(c) restimulating the T-cells with an effective amount of a combination of the antigen and antigen presenting cells for a second time period effective to induce secretion of a soluble factor;
(d) quantitating the amount of the soluble factor by capturing the soluble factor on a solid support; and
(e) relating the secretion of more soluble factor in the second portion compared to the first portion to the capability of the drug to induce deletion or inactivation in T-cells.
Description
BACKGROUND OF THE INVENTION

1. Field of the Invention

This invention relates to detection of soluble factor secretion by activated T-cells. In particular, this invention relates to modifications of the ELISPOT assay.

2. Background of the Invention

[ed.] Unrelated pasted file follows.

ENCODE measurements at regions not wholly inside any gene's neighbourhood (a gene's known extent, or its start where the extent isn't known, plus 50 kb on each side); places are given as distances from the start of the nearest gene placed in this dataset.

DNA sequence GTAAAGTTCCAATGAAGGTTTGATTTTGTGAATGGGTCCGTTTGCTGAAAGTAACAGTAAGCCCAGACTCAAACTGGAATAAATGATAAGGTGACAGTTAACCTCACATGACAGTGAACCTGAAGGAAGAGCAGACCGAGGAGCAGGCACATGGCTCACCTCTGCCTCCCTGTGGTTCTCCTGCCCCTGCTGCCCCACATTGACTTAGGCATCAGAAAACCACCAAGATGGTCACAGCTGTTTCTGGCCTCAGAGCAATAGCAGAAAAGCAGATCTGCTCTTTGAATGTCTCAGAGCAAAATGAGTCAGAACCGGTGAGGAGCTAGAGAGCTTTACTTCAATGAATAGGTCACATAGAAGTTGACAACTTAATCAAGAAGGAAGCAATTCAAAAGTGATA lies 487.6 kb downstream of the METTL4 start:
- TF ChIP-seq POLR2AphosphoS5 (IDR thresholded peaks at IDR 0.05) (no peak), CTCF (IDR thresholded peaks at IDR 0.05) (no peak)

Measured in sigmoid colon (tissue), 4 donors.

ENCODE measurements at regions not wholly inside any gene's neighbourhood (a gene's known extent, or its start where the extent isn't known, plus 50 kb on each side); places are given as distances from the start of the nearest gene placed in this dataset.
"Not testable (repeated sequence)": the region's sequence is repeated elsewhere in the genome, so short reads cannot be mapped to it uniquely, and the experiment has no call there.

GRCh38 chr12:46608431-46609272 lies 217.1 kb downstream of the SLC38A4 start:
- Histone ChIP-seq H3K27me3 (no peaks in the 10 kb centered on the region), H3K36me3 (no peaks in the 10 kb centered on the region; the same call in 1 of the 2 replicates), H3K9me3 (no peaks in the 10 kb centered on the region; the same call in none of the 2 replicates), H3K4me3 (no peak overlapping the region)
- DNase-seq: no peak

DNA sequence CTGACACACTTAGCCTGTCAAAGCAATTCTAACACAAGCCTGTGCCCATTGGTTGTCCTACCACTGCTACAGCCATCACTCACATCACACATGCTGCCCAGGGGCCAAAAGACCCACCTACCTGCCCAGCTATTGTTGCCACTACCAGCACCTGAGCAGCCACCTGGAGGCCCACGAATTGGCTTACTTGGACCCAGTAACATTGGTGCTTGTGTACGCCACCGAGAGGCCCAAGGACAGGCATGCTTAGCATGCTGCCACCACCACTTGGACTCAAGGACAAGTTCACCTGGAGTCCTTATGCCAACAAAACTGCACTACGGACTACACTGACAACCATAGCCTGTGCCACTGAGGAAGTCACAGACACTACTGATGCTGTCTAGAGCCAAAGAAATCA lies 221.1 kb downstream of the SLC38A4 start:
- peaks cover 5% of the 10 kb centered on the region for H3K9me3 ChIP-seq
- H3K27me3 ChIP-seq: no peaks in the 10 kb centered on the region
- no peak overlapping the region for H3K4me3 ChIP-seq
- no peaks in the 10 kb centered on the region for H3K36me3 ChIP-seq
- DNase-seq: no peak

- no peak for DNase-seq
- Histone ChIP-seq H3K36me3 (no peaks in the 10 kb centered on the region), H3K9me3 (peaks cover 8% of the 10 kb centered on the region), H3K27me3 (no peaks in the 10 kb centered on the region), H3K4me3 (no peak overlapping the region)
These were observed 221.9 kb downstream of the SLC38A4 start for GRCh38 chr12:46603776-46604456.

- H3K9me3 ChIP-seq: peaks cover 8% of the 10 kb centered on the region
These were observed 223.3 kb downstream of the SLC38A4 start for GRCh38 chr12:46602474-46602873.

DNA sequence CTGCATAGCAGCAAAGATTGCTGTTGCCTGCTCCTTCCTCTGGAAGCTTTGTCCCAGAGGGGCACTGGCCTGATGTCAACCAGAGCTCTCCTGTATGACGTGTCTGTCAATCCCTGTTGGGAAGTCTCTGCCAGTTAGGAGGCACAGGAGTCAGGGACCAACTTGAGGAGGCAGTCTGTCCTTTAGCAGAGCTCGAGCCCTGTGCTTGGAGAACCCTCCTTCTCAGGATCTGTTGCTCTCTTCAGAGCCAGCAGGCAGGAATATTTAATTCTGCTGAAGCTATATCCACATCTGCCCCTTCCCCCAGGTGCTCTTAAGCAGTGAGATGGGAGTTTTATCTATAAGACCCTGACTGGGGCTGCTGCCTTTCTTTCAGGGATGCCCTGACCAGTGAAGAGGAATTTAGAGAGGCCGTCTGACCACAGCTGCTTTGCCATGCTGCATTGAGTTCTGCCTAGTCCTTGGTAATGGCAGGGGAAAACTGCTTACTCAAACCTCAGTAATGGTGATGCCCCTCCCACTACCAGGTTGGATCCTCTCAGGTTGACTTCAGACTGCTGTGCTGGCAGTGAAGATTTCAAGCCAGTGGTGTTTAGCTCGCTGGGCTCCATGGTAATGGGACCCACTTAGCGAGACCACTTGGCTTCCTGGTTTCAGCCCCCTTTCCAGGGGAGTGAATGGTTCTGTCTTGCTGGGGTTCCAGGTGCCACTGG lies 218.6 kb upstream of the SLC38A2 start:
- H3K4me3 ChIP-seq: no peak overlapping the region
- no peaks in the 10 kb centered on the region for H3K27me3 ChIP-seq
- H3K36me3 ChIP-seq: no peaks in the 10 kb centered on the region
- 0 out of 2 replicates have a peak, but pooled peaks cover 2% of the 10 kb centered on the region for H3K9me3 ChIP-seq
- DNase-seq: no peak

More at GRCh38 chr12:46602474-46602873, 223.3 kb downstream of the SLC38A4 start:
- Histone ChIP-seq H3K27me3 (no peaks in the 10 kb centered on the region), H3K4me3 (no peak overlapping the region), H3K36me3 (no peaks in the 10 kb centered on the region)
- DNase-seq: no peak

Therapeutic strategies ranging from vaccine design to T cell specific immunosuppression require identification of immunodominant T cell epitopes and enumeration of T cell frequency. Several assays are currently employed to provide this information. Modified proliferation assays have been used to identify T cell epitopes based on stimulation indices of ≧2.0 (Plebanski, M., and Burtles, S. S., J. Immunol. Meth. 170:15 (1994)), but this assay is extremely sensitive to variations in serum and often proves difficult for large scale clinical screenings. The limiting dilution assay (LDA) employs relatively large PBMC quantities and two rounds of in vitro stimulation to detect the T cell response to whole antigens or peptides (Sharrock, C. E. M. et al., Immunol. Today 11:281-286 (1990)). This assay has provided estimates of antigen specific CD4+ T cell frequencies ranging from approximately 1/103 -1/105 for alloreactive T cells (Sharrock supra) to 106 -1/107 for autoreactive T cells (Weiner, H. L. et al., Science 259:1321 (1993)). The LDA has been used to monitor efficacy in clinical trials, but the quantities of PBMC's (peripheral blood mononuclear cells) required limit the application of this assay in cases requiring frequent blood draws or the screening of large numbers of candidate peptides. Several flow cytometric methods can detect T cell activation by upregulation of characteristic markers such as CD69. Activation-induced T cell lymphokine production can be measured by flow cytometry using a monensin block of secretion, saponin permeabilization, and indirect immunofluorescent staining (Jung, T. et al., J. Immunol. Meth. 159:197 (1993)), or by trapping of secreted lymphokines on the surface of the secreting cell (Manz, R. et al., Proc. Natl. Acad. Sci. USA 92:1921 (1995)). These flow cytometry techniques are sufficiently sensitive when a relatively high frequency of T cells respond, as occurs in alloreactivity or superantigen stimulation, but they cannot detect most rare antigen-specific T cells. ELISA assays of lymphokine secretion are similarly limited to cases in which the responses of primed T cells, T cell clones, or high frequency T cells are measured. In situ hybridization of lymphokine mRNA is sufficiently sensitive to detect antigen-specific T cells with frequencies in the range of 1/104 -1/105 (Link, J. et al., Neurol. 44:728 (1994); Link, J. et al., Ann. Neurol. 35:197 (1994)), but this technique is not readily scalable to large sample numbers.